The hiking trails leave from the same parking lot and travel through adjacent conserved parcels - the Bingham Forest, owned by the Town of Bethel, and the Bethel Community Forest, owned by Inland Woods + Trails. The trails in both parcels are managed by Inland Woods + Trails.
Summit Ridge Trail
The Summit Ridge Trail is designed to be easy to moderate, following the contours of the terrain as it ascends the ridge where it takes in sweeping views to the south and west. It follows blue blazes from the parking lot in the Bethel Community Forest through a diverse set of landscapes before terminating at a turnaround point at a scenic overlook.
The trail begins in the the parking lot and coincides with a mountain bike trail for 100 feet before diverting straight ahead (the mountain bike loop trail leaves left and returns right--caution should be used at this intersection). The Summit Ridge Trail then passes through mixed aged hardwoods and over a few bog bridges for 0.25 miles before emerging at road where the mountain bike loop trail crosses from left to right. The hiking trail continues straight after crossing the road and reenters the woods. From here the trail heads north and then contours west and crosses several old logging roads until it reaches a stone wall, and turns east up through softwoods.
The trail emerges at Picnic Knoll 0.6 miles from the trailhead. There is a picnic table at which to enjoy a snack here, as well as views into the Bingham Forest valley and of the high peaks of backside of Sunday River. From Picnic Knoll the trail ascends a ridge with a mix of terrain on rocks before emerging at another logging road. The Summit Ridge Trail crosses the road and ascends through more rock and small ledge openings before emerging at the West Ledges at 1.2 miles. The trail continues climbing from the West Ledges in a sub-alpine forest, past a view point, and then to high view of the Bingham Forest valley where the trail ends at 1.6 miles. Return the way you came.
Bingham Cascades Trail
The Bingham Cascades Trail is a 6.9 mile round trip hiking trail that travels into the heart of the Bingham Forest valley. The trail is built in honor of Brent Angevine, who served as the founding Chair of the Bingham Forest Authority and Trustee of the Bethel Water District. Brent always asked us to build this trail to the cascades located in the heart of the Bingham Forest and therefore in his honor we have built this trail for the community to start to experience the splendor of the Bingham Forest. The trail is blazed in blue and crosses and uses several old woods roads as it winds its way to the center of the Bingham Forest valley.
The trail heads north from the Summit Ridge 0.1 miles after Picnic Knoll (1.6 miles from the parking lot) winding through a low lying evergreen portion of the community forest. Bog bridges aid hikers through this section. The trail then joins an old woods road for a short stretch, leaves it briefly at an intersection of woods roads, crosses a small stream, and rejoins the road for a few hundred yards through hardwoods before turning slightly west on new trail as hikers enter the Bingham Forest traveling through a stand of mixed hardwoods with larger aspens along the trail.
The Bingham Cascades trail contours slightly downhill north and east before running parallel to a more substantial stream which the trail crosses soon after. After crossing the stream the trail climbs briefly to well built woods road and passes through an old log landing before heading slightly downhill, across a stream before turning right off the road where a climb begins. The trail climbs at a moderate grade up and across through young but open hardwoods. There are several points at which the grade flattens briefly before climbing again. The trail the contours west crossing several depressions, ephemeral streams, and old skid roads before reaching an evergreen portion of the forest which the trail travels through before depositing the hiker onto a well established woods road. The trail turns right (NW) and follows this road into the Bingham Forest valley. After a walking along the woods road for 1/2 a mile the Bingham Cascade Trail becomes a loop. From here hikers have two choices to access the three unique cascades. Head right and uphill to the small Library Cascades or left along the another road to large Chapman Cascade. In the middle of the loop is a side trail to Upper Cascades with 0.3 miles of steep hiking to several large and differing cascades before reaching a turnaround at a short cascade with a pool. Once the loop is complete hikers return the way they came.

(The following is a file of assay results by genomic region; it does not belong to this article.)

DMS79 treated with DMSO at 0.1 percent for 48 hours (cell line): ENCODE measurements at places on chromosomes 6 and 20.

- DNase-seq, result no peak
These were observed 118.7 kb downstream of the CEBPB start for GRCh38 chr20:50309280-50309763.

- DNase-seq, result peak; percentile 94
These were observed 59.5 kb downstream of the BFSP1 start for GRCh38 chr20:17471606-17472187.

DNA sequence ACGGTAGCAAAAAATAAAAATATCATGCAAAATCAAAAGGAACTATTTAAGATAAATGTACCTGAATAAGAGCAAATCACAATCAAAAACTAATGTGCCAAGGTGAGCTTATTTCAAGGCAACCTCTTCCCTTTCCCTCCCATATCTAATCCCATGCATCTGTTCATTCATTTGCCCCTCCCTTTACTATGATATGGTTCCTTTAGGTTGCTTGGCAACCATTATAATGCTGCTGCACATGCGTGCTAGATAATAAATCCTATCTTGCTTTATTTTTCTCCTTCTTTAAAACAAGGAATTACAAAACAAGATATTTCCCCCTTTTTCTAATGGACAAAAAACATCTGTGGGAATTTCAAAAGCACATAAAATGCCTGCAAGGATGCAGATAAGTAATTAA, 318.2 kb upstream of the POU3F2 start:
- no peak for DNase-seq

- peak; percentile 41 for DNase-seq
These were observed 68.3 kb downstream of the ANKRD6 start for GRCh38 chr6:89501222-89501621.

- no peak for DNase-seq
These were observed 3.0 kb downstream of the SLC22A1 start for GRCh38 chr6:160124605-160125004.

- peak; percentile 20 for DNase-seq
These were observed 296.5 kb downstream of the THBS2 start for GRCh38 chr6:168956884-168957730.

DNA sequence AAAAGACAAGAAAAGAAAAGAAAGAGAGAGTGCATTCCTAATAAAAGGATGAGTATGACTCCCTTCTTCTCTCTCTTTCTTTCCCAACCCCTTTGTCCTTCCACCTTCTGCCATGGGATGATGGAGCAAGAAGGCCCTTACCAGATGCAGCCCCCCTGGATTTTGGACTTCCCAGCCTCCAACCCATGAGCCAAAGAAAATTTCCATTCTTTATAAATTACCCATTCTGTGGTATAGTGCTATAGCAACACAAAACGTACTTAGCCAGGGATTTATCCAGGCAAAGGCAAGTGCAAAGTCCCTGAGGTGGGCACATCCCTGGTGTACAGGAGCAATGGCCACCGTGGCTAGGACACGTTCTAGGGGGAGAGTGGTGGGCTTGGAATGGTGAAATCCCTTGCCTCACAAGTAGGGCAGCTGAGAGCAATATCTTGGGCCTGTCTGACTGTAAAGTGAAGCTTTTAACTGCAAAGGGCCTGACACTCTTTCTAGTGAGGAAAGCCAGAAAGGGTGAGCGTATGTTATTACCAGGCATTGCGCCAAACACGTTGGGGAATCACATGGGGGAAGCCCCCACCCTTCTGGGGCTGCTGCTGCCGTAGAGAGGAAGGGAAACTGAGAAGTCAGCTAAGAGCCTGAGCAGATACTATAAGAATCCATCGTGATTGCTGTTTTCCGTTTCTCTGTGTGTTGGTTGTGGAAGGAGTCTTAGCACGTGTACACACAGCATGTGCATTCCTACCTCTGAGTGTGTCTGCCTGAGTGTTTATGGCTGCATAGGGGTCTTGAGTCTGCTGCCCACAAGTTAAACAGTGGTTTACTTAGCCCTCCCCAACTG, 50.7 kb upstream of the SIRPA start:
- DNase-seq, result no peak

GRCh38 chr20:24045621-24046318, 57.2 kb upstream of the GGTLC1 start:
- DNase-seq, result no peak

Caution is advised at the stream crossings and at the cascades themselves as footing may be difficult at times.
This trail passes through a property that was acquired in part with funds from the Land for Maine’s Future program. For more information about the LMF program and the places it has helped to protect, please visit the LMF webpage.
For additional information, visit the Inland Woods + Trails website, or contact:
From Bethel, take US-2 E, and immediately after crossing the Androscoggin River take a left on North Road. From Rumford, head west on US-2 for 22 miles, and just before the Androscoggin River on US-2, take a right on North Road.
Follow the North Road 2 miles to where the road takes a sweeping 90 degree turn to the west. At the beginning of this corner merge slightly right onto Daisy Bryant Road, go 0.2 miles, and turn right on Locke Mountain Road. Passing through the gate follow the single lane Locke Mountain Road for 0.6 miles until reaching the parking lot at the end of a field. The trail starts in the northeast corner of the parking lot.
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